U of A approves tuition hikes despite pleas from students over affordability
A tuition increase of 5.5 per cent for domestic students and current international students was approved by the University of Alberta Friday morning.
Business undergrads will pay more than $527 more, engineering undergrads $476 more, and arts and science undergrads $358 more in 2023-24.
International undergraduate students who were admitted before Fall 2020 will be charged an extra $1,300 to $1,800 depending on their program.
New international students will face a 6.5-per cent tuition increase starting Fall 2024.
Dozens of protestors gathered outside University Hall for the board of governors meeting. Some carried signs that read "I'm broke already" and "Don't price us out."
"We were feeling hopeful that finally they were going to be able to talk to students, food bank clients, international students," Joannie Fogue, vice president of student life at the students union, said of the consultations that took place in previous months.
"But then we got the new proposal and it was the same one as we did get at the beginning of the fall semester. So that's just not OK, so now we're making sure they can hear us."
Before the vote, a petition with 2,200 student, faculty and staff signatures, as well as an open letter signed by 1,975 students, were passed around the board.
Alexander Dorscheid, representing undergraduate students, called the tuition increase "merciless" and warned the decision would "send a clear and memorable message" to those on campus.
However, the board heard that the latest provincial budget "did not contain good news for the University of Alberta," as president and vice-chancellor Bill Flanagan put it.
The institution's 2023 operating grant matched what it received in 2022 – $437 million – and therefore offered no help accommodating inflation. About half of the grant directly supports learning and students, university officials said.
Meanwhile, salaries and benefits have gone up with an increase in research work, as well as utility and supply costs. The school is forecasting a deficit of $1.9 million in the 2023-24 year.
According to the vice president of university services and finance, the school would lose out on $12 million in revenue if it did not increase fees, which it would have to make up in other ways that would impact students – such as by cutting 160 staff, freezing academic hiring and reducing financial supports.
Provost and academic vice president Verna Yiu told the students in attendance she appreciated their "passionate" action, but noted without an increase, the university could not maintain its current level of service.
At the outcome of the vote, a couple of attendees began to shout, "Shame on government," and, "Disgrace!" Chair Kate Chisholm then cleared the room.
EXTRA MONEY FOR FINANCIAL SUPPORT
"The board – myself included – really, really appreciate that students shared their stories, they shared their perspective, and they gathered in a really important way to make their voices heard," the school's deputy provost of students and enrolment, Melissa Padfield, told CTV News Edmonton after the meeting.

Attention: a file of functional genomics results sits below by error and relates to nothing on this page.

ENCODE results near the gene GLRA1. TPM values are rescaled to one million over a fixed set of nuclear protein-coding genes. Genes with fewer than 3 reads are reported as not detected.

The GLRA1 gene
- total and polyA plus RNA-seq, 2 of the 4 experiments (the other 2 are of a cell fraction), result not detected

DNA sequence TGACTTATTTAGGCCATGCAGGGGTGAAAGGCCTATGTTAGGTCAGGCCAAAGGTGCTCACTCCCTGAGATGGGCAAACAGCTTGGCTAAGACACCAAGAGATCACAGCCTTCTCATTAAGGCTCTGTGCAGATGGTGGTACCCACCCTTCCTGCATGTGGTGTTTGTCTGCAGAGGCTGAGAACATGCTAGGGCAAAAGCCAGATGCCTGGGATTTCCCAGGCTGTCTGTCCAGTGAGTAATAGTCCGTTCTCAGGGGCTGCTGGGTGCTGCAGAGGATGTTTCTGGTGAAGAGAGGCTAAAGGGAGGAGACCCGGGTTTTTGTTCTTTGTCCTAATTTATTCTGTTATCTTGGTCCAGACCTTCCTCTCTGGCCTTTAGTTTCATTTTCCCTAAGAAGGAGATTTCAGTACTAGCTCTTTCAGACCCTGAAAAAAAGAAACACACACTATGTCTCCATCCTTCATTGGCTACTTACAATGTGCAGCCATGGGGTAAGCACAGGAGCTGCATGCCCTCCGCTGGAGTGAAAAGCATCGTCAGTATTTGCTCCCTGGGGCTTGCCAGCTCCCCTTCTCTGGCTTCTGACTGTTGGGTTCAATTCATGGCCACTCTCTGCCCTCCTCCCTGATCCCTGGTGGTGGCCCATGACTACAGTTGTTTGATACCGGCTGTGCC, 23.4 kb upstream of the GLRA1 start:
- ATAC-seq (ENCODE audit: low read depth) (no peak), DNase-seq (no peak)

"That said, we also want to make sure we're responsive to those voices, which is why we've done things like some of tuition going towards financial support," she added, referring to an increase in the amount of financial support the U of A provides to students being built into the tuition hike.
Of the net domestic tuition increase, 15 per cent will go toward financial support programs, plus 7.55 per cent from total international tuition. Padfield estimated the dollar amount would be around $2 million.
In the 2022-23 academic year, the university handed out $10 million in tuition support.
"Over the course of the last four years, we've increased our financial support 155 per cent. That has come directly in response to students telling us that they need more in order to be able to afford their educations," Padfield said.
"Come to our student service centre where we can advise you about what financial supports are available to you," she urged.
TUITION CAP LIMITING FUTURE HIKES
Starting the 2024-25 academic year, when a government cap takes effect, Alberta universities will not be able to raise the price of tuition by more than two per cent.
Tuition in Alberta was frozen until 2020-21. During the next three years, the Alberta Tuition Framework restricted fee increases to seven per cent. For the 2023-24 academic year, the provincial government returned to using the Consumer Price Index (CPI) to limit tuition increases. CPI is not used to cap international tuition, as that is not regulated by provincial legislation.
- $15M taken from U of A reserves to cover operating shortfall
- Universities must freeze travel, hiring and hosting to stem budget woes: province
- U of A banking on boosting revenue, efficiency to deal with $100M budget reduction
- University of Alberta proposing tuition hikes ranging from 17 per cent to 104 per cent
Yiu said the U of A's tuition fees are "not out of line or significantly higher" than other schools in Canada. According to data presented to the board on Friday, the U of A's arts and social science undergrad tuition ranks eighth out of the U15 universities at $6,517 – below McGill, Montreal, Laval, Dalhousie, Saskatchewan, Calgary and McMaster.
The U of A's budget will be submitted to the advanced education ministry for approval by the end of May.
With files from CTV News Edmonton's Amanda Anderson and Matt Marshall
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